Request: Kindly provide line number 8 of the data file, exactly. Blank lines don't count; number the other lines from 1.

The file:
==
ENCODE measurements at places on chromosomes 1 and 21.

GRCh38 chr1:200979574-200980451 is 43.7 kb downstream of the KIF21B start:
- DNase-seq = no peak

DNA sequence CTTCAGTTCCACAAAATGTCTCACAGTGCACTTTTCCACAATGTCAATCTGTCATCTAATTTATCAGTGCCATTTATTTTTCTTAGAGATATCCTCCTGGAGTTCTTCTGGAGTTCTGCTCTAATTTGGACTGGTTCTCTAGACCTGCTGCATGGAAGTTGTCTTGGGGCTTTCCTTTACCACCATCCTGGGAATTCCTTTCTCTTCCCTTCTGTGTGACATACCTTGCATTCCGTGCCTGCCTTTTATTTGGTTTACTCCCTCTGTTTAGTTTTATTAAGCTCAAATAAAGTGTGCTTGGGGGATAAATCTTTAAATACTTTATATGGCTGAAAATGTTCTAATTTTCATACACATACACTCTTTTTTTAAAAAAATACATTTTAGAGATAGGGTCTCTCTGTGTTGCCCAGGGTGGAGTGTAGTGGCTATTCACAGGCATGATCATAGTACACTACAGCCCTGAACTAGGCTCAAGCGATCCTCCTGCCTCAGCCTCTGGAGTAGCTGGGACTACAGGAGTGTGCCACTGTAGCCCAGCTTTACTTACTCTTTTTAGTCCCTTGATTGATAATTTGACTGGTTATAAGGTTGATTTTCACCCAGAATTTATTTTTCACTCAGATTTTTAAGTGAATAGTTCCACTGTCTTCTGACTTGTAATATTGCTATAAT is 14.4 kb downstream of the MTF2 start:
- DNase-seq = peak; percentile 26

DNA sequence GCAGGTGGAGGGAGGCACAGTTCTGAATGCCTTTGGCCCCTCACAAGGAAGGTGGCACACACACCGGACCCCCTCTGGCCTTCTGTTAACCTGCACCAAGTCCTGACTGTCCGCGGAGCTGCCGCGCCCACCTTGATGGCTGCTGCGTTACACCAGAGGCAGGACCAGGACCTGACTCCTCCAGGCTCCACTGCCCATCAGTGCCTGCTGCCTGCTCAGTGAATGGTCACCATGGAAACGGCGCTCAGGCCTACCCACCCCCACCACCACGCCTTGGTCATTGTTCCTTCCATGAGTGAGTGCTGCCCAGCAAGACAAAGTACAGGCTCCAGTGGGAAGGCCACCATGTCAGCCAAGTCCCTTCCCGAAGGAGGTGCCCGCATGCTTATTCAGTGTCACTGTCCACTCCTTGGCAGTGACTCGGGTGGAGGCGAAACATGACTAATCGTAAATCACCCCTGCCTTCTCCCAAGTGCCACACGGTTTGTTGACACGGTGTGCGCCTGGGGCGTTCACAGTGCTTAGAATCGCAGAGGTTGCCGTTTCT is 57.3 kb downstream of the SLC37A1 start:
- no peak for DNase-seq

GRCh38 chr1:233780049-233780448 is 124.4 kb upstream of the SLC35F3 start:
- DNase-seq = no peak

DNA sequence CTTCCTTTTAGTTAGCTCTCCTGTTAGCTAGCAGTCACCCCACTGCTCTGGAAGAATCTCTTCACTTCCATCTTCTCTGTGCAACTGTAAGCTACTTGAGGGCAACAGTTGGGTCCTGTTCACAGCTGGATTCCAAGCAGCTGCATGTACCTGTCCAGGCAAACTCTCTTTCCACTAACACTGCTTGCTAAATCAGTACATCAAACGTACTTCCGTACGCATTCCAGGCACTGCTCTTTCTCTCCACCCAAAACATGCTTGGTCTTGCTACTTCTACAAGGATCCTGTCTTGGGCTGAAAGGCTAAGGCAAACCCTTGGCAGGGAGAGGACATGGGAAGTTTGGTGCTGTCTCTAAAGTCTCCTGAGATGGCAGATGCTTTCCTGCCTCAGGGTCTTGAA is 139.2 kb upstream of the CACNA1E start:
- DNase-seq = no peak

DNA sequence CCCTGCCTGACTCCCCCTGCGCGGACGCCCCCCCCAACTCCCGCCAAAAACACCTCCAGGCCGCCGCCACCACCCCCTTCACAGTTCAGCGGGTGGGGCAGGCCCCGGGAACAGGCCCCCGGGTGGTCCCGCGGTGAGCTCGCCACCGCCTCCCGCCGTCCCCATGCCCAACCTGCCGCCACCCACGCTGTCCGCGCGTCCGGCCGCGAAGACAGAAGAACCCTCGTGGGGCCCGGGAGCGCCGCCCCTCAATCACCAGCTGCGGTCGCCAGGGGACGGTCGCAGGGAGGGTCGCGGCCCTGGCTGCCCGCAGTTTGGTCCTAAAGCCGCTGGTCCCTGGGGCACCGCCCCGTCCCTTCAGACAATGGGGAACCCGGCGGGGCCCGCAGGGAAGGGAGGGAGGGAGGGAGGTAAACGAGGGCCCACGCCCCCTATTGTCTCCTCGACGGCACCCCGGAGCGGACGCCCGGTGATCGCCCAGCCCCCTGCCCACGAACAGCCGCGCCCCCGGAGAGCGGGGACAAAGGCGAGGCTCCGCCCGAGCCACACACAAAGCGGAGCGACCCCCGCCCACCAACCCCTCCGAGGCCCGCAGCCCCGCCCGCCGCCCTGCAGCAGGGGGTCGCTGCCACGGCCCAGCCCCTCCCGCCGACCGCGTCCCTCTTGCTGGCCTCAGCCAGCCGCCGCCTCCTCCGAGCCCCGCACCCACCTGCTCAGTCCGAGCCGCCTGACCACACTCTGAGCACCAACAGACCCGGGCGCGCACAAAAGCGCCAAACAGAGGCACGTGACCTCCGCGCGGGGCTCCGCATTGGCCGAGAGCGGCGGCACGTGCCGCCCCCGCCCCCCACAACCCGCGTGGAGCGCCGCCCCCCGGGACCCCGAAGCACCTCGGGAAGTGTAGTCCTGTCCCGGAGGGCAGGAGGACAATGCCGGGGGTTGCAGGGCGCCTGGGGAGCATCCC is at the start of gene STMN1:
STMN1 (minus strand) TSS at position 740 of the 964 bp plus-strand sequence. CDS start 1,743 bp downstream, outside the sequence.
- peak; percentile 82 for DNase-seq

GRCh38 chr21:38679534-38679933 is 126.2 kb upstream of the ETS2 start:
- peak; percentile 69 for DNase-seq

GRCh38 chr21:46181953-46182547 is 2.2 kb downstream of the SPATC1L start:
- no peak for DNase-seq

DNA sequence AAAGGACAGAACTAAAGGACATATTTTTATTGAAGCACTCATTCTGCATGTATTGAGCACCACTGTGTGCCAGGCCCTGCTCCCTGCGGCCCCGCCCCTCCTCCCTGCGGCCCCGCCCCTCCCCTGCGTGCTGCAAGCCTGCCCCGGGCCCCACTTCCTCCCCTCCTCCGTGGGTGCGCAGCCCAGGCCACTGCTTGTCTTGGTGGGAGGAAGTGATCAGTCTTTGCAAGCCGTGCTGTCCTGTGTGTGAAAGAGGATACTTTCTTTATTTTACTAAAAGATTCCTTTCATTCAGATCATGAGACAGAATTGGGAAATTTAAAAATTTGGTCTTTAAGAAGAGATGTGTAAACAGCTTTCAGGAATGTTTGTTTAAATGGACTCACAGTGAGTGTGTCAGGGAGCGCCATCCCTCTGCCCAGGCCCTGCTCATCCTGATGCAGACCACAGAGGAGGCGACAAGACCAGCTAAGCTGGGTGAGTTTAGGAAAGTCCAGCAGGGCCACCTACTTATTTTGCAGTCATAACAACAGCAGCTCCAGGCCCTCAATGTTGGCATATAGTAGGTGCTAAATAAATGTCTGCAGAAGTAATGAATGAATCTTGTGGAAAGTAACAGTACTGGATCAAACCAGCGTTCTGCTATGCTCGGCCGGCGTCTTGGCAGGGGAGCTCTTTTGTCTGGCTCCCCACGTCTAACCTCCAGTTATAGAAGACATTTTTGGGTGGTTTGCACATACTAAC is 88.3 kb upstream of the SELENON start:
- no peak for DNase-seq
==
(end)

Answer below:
GRCh38 chr1:233780049-233780448 is 124.4 kb upstream of the SLC35F3 start: